We could be looking at highly successful Smart Grid program results that are viewed as failures because of improperly set expectations. Let me explain.
After Distributech in March, I blogged some thoughts on where Smart Grid stood and what the future might bring. It launched interesting discussions with some friends who are intellectually and emotionally invested in Smart Grid security. Particularly this sentence:
I don’t believe we have yet discovered the idea or concept that will make Smart Grid a huge win. I hear time of day billing, disconnects, better information for planning, … some of these are nice to haves for the utilities. But there is not much there to really excite the consumer. How much did people really change their driving habits long term with the gas price hikes? Still thinking about where the big win is with Smart Grid, but my prediction is we have not yet widely discovered what the driver to make Smart Grid a big win.
My smart grid friends came back saying Smart Grid is so much more than this, and they are definitely right when we look at the projects our clients are doing under the Smart Grid umbrella. And if you look at documents like NIST 7628, you see the six smart grid areas are much more than time of day pricing and demand response. They include
This blog entry on the Networked Grid Conference finally crystalized the issue for me. Here are two key paragraphs:
It was reported that Duke Energy canvassed 70,000 customers for adoption of a new variable rate pricing plan and only 20 signed up. In a later panel, the 70,000 number was challenged and an alternative number of 10,000 was suggested. Either way, the uptake was statistically insignificant and this tells us something about customer engagement in Smart Grid. …
A discussion on the Smart Grid’s killer app was notable for its failure to identify any new ideas about what that killer app might be. There was some discussion of demand response and electric vehicle charging as the killer apps but these are known potential applications of Smart Grid technology already and each has some issues around consumer uptake which would be necessary for them to be truly killer apps. This shouldn’t be a surprise however. The killer apps will emerge only when the infrastructure is in place and innovators can begin to see the possibilities to create those applications.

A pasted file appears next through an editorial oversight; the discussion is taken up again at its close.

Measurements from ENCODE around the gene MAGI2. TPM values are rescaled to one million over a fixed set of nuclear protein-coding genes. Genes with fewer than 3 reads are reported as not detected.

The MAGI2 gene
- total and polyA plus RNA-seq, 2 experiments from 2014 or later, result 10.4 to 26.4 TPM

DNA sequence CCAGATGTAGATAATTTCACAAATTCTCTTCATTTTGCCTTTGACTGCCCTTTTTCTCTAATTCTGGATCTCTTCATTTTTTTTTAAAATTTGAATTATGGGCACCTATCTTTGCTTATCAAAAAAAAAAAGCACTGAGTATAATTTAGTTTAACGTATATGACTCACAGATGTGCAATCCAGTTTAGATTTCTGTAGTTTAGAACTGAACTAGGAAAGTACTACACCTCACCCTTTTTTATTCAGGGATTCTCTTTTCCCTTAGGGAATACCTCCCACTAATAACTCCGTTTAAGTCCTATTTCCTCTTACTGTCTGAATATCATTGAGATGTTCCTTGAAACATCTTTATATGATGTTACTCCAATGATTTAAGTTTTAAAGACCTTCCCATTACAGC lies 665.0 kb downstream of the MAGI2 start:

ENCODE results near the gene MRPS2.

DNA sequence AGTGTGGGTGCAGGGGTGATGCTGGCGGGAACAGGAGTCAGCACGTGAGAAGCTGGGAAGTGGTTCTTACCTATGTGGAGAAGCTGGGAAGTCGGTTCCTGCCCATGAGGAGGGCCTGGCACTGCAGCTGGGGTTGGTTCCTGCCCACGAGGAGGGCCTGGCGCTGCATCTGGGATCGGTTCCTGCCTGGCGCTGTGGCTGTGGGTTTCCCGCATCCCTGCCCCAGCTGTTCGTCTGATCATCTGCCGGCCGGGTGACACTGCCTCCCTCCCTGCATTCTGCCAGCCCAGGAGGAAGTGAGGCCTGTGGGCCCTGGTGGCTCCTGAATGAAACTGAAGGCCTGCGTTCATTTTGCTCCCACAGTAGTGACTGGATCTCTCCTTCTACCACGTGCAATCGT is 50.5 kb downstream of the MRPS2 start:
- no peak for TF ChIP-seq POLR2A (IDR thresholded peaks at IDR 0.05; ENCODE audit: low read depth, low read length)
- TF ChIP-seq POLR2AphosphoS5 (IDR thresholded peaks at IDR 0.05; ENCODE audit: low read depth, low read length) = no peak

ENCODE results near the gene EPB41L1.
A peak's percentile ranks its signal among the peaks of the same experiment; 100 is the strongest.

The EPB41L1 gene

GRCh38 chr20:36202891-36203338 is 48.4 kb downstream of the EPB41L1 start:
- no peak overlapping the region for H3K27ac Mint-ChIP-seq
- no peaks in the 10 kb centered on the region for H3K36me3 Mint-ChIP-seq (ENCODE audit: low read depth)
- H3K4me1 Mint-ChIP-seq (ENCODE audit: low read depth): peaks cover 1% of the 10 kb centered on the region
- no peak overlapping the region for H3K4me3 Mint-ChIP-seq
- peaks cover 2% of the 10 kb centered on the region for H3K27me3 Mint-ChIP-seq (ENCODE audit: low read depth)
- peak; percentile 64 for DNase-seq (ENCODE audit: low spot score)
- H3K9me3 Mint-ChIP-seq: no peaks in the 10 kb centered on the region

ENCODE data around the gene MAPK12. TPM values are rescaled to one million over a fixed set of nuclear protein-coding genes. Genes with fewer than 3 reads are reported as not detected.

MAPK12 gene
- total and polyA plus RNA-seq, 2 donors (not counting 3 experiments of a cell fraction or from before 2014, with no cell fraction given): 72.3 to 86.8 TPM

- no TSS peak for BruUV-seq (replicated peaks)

Since Smart Grid isn’t owned by any one company or set of companies, the message has grown with whatever the press and general public would find most interesting. Which is something that they will see with their own eyes and experience daily. Think of the articles you have read about Smart Grid, especially in the mainstream press. How many have talked more than a throw away sentence about Distribution Grid Management and Wide Area Situational Awareness?
Yes new meters are being installed, and they are smart. But if there is no killer app, that engages the customer do customers really care if their meter is smart? And maybe the consumer features do catch on eventually, but will it require a whole new set of meters and infrastructure as other “revolutionary” technologies that flopped a few times before catching on?
This is unfortunate because there are so many great projects in various stages all over the US and World that fall under the broad Smart Grid umbrella that have little mindshare. I don’t know if it is too late to break the time of day / smart home link to Smart Grid when it comes to expectations in the general public. But the most encouraging news is this quote from the same blog:
Another interesting statistic that was quoted was that at least 80% of the US public has no idea what the Smart Grid is. Certainly among people that I talk to, that number doesn’t seem out of line with my experience.
Maybe it is not too late to adjust expectations.